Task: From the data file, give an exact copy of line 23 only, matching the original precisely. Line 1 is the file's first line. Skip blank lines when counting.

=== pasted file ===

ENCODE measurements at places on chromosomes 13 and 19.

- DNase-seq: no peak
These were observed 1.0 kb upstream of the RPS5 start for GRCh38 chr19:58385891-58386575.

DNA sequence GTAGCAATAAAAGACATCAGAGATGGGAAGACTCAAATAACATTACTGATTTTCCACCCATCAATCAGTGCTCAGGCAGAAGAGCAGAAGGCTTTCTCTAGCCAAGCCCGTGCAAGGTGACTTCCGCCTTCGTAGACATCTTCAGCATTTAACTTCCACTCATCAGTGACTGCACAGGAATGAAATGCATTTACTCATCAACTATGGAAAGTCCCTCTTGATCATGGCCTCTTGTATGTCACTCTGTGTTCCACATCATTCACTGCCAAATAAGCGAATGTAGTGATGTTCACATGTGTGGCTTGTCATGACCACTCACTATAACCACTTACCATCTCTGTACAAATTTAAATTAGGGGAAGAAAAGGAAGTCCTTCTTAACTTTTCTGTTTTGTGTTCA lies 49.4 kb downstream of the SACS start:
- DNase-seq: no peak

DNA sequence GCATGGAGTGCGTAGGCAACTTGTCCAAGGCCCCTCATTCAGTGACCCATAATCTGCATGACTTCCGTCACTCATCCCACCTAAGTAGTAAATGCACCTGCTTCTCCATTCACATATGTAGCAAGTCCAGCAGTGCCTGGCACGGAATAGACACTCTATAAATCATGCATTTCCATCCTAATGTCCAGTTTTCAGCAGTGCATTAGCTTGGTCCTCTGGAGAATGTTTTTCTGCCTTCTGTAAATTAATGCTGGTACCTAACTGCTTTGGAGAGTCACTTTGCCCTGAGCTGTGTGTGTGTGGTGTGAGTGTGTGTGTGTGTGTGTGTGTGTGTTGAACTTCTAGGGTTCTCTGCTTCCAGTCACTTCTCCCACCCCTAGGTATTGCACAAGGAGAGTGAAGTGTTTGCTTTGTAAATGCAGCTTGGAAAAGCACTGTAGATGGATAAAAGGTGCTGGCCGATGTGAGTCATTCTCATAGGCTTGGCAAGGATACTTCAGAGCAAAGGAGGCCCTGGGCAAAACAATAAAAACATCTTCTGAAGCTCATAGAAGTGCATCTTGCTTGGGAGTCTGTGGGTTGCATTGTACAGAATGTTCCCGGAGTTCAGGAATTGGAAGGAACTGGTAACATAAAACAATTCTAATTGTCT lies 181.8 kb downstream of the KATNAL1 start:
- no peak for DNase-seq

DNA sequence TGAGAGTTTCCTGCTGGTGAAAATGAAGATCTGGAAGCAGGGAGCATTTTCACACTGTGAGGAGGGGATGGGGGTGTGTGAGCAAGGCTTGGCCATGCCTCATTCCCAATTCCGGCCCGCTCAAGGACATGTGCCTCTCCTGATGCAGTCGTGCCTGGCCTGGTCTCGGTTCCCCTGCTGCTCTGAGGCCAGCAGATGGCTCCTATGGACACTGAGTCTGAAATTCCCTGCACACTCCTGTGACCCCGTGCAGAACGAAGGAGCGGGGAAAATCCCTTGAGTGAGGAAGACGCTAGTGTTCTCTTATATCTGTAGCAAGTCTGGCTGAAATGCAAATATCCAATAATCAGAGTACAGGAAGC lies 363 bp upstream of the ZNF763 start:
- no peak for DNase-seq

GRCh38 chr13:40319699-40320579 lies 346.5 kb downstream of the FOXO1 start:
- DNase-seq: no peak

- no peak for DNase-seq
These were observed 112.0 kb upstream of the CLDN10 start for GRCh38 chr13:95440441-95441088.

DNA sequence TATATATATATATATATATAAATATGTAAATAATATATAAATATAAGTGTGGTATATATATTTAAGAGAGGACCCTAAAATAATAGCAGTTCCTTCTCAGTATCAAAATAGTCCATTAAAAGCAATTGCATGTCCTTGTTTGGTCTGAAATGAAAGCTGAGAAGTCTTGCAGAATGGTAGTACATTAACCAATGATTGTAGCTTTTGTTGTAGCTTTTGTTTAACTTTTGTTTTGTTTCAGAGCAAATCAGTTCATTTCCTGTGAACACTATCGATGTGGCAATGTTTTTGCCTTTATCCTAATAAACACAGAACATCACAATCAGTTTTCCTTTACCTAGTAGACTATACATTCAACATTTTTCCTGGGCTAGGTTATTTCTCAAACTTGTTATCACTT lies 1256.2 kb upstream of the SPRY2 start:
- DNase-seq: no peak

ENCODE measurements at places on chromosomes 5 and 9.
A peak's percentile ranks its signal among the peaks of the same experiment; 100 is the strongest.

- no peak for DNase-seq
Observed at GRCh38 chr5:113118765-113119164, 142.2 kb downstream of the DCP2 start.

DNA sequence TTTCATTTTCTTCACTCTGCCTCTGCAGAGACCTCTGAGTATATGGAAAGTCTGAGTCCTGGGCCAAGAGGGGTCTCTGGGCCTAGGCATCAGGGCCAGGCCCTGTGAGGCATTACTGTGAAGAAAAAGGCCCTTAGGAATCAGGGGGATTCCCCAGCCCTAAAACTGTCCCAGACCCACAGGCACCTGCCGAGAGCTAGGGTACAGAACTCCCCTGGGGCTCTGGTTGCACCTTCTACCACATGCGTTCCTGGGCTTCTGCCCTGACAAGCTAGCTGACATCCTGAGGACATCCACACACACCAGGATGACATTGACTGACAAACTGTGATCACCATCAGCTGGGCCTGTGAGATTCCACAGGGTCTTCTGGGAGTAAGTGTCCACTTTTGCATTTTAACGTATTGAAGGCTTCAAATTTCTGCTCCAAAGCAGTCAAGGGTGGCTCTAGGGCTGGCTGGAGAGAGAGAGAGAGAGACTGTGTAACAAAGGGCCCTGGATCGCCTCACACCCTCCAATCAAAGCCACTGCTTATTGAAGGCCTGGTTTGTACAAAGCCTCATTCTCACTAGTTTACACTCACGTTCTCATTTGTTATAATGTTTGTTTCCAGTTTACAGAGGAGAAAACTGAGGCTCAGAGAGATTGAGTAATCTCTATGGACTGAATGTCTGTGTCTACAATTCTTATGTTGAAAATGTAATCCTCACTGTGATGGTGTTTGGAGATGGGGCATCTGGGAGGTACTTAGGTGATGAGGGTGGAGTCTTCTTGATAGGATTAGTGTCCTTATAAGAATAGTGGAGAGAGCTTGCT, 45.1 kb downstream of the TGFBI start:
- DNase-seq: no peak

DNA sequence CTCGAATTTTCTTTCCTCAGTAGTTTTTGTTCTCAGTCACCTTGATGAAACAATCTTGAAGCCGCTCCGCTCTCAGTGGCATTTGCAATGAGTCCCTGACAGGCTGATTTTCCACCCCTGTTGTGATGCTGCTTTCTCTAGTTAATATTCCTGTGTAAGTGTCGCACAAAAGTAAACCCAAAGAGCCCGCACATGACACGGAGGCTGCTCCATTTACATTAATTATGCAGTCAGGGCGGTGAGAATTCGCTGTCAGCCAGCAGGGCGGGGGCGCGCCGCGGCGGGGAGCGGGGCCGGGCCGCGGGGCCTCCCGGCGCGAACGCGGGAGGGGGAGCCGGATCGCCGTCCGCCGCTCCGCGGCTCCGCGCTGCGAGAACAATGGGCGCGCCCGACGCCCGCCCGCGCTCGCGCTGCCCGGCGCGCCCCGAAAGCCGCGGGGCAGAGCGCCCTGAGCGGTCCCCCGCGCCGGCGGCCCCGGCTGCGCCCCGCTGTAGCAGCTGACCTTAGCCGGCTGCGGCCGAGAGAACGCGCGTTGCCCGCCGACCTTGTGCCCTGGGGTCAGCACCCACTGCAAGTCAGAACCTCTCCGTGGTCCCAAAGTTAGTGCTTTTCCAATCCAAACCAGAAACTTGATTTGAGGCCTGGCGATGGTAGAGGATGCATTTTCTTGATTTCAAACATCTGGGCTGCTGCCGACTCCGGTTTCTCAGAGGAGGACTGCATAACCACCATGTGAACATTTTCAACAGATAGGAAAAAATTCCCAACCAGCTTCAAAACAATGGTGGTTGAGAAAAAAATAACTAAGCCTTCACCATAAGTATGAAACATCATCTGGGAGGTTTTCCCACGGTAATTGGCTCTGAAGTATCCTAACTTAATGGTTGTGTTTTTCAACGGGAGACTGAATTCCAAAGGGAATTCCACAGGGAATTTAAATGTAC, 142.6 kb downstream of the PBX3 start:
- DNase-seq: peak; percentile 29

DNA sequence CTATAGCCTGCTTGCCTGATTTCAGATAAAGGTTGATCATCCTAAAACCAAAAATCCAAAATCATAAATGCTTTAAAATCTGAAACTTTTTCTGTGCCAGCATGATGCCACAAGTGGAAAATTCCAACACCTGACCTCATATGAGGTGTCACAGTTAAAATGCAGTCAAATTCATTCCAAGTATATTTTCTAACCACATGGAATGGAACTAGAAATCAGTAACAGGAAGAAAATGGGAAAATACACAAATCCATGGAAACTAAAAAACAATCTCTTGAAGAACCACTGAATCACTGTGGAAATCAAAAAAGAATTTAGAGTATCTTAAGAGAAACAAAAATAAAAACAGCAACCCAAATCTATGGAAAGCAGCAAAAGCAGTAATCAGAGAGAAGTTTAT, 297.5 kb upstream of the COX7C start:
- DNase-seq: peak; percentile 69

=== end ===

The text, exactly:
- DNase-seq: peak; percentile 29